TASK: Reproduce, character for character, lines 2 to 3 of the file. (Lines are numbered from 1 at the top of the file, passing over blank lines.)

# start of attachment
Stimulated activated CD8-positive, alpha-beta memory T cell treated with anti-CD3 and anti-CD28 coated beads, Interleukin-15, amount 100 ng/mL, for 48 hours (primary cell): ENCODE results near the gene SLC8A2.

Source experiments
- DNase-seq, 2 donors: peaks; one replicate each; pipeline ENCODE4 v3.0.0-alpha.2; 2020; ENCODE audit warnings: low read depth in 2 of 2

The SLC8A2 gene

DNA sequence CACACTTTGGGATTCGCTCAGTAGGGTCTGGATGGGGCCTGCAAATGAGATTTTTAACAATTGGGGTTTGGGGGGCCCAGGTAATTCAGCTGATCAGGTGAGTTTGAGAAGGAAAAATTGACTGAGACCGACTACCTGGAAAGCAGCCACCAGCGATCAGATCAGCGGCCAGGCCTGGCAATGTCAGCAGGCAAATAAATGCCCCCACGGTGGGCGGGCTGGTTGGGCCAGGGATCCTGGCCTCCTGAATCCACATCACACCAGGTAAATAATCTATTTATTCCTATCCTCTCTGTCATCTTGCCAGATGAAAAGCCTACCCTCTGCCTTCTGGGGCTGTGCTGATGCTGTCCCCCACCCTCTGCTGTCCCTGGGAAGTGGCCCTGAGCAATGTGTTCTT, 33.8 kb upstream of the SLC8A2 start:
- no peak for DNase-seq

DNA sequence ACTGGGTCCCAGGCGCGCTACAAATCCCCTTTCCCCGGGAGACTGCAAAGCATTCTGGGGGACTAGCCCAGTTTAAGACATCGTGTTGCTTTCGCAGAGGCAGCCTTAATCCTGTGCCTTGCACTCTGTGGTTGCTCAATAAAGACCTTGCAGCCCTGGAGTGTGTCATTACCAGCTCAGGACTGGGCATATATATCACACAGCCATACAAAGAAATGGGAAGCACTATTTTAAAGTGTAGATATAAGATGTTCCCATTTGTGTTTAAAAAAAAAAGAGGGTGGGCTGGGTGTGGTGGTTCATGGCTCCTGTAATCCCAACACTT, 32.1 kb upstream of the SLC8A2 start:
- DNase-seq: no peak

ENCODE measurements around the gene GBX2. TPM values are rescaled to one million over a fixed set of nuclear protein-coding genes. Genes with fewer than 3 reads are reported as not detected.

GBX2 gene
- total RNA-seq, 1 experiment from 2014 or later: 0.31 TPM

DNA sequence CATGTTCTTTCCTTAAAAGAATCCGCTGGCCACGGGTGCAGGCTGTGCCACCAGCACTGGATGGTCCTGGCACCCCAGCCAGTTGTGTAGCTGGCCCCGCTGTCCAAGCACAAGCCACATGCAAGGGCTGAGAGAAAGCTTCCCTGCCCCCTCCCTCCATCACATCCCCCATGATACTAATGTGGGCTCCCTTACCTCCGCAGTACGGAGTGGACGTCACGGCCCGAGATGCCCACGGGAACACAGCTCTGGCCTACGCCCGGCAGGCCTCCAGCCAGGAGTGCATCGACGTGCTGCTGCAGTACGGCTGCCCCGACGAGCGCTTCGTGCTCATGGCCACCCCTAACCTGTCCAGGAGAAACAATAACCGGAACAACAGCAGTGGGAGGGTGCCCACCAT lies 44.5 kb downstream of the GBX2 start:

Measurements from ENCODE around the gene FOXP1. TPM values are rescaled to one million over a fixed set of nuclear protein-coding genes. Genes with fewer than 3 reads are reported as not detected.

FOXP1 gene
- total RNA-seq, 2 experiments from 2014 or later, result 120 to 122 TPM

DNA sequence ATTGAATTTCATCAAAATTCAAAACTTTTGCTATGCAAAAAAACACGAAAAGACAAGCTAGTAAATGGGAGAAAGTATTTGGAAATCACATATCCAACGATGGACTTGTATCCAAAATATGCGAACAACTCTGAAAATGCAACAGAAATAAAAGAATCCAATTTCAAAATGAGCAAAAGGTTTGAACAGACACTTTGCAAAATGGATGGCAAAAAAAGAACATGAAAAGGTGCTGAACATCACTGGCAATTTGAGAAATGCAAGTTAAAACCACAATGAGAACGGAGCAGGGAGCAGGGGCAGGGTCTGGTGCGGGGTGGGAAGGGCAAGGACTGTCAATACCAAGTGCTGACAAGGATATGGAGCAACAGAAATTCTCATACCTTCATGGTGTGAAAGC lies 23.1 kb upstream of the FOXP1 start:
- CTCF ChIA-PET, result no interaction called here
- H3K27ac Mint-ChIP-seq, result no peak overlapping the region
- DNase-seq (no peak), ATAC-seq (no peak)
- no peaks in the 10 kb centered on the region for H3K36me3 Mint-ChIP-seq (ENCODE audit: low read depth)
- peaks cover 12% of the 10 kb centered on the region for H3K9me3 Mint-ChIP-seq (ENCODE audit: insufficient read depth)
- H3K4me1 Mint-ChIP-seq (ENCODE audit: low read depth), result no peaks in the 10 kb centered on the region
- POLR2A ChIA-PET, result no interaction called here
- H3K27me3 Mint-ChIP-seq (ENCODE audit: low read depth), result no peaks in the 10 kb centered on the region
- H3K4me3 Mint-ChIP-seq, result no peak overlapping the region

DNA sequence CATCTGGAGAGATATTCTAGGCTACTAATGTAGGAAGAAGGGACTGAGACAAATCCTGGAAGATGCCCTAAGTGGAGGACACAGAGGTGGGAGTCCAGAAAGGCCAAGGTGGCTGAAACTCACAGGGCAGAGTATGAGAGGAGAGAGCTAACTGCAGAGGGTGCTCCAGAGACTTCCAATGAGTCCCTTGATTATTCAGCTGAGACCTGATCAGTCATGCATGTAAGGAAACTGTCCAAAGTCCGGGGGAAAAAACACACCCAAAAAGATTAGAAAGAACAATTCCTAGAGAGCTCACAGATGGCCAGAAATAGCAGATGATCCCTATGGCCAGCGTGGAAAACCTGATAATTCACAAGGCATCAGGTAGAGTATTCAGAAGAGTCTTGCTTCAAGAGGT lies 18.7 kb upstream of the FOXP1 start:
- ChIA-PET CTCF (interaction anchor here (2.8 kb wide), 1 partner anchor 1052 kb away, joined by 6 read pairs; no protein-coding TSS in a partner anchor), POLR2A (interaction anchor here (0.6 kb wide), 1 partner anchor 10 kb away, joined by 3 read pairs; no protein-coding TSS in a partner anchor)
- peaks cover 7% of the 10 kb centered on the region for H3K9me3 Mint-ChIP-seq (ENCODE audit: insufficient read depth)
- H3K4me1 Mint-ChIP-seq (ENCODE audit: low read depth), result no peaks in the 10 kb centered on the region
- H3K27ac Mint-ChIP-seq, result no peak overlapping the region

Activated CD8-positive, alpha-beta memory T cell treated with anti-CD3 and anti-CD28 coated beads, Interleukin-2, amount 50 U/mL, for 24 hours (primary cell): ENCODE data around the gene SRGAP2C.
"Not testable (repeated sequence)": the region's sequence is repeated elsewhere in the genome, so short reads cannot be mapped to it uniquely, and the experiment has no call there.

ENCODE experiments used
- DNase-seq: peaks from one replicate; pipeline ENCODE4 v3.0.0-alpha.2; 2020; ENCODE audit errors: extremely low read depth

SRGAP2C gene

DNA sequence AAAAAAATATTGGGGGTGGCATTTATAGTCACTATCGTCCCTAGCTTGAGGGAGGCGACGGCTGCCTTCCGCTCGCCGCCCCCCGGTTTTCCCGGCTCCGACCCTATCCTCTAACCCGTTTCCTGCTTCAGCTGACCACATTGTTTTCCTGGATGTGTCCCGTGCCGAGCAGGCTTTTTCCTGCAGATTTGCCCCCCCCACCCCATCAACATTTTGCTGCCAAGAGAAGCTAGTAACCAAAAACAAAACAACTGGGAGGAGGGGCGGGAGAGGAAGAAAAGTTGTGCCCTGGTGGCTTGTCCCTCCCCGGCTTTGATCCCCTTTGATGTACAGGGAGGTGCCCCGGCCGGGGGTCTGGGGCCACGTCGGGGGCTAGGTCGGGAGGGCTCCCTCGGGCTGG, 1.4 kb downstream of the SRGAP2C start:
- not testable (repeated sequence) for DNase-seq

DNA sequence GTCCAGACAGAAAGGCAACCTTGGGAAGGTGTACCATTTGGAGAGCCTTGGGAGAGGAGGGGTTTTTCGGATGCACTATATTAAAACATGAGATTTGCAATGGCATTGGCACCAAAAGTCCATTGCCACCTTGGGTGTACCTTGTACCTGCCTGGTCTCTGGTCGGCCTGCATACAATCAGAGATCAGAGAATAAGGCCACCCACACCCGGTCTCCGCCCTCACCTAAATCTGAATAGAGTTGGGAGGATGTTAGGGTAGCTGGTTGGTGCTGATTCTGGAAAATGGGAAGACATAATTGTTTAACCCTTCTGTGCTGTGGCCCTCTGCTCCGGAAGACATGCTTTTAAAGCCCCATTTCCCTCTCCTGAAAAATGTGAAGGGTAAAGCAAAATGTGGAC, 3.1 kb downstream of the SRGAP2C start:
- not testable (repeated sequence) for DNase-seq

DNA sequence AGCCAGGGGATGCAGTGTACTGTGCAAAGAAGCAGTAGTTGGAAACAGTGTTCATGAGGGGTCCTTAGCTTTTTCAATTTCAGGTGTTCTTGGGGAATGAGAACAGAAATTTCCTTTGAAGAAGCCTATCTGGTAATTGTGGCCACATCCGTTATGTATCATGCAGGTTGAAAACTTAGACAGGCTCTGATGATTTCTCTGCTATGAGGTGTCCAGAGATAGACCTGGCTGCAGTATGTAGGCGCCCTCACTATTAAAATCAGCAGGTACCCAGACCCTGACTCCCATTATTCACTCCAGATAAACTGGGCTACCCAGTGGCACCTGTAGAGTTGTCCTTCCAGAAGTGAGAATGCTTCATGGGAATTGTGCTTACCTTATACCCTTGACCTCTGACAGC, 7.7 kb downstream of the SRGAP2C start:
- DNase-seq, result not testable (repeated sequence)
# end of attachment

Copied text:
Source experiments
- DNase-seq, 2 donors: peaks; one replicate each; pipeline ENCODE4 v3.0.0-alpha.2; 2020; ENCODE audit warnings: low read depth in 2 of 2